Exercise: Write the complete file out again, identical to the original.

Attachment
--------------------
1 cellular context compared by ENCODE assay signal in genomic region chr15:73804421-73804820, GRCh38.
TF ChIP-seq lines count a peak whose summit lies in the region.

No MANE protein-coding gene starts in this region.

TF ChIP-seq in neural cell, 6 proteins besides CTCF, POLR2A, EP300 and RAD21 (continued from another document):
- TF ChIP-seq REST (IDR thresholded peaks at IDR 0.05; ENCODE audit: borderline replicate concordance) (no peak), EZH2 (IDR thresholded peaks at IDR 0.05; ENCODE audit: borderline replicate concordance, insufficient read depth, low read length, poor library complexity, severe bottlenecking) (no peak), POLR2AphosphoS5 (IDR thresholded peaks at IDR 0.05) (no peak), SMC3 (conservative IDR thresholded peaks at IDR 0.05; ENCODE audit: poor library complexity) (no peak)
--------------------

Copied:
1 cellular context compared by ENCODE assay signal in genomic region chr15:73804421-73804820, GRCh38.
TF ChIP-seq lines count a peak whose summit lies in the region.

No MANE protein-coding gene starts in this region.

TF ChIP-seq in neural cell, 6 proteins besides CTCF, POLR2A, EP300 and RAD21 (continued from another document):
- TF ChIP-seq REST (IDR thresholded peaks at IDR 0.05; ENCODE audit: borderline replicate concordance) (no peak), EZH2 (IDR thresholded peaks at IDR 0.05; ENCODE audit: borderline replicate concordance, insufficient read depth, low read length, poor library complexity, severe bottlenecking) (no peak), POLR2AphosphoS5 (IDR thresholded peaks at IDR 0.05) (no peak), SMC3 (conservative IDR thresholded peaks at IDR 0.05; ENCODE audit: poor library complexity) (no peak)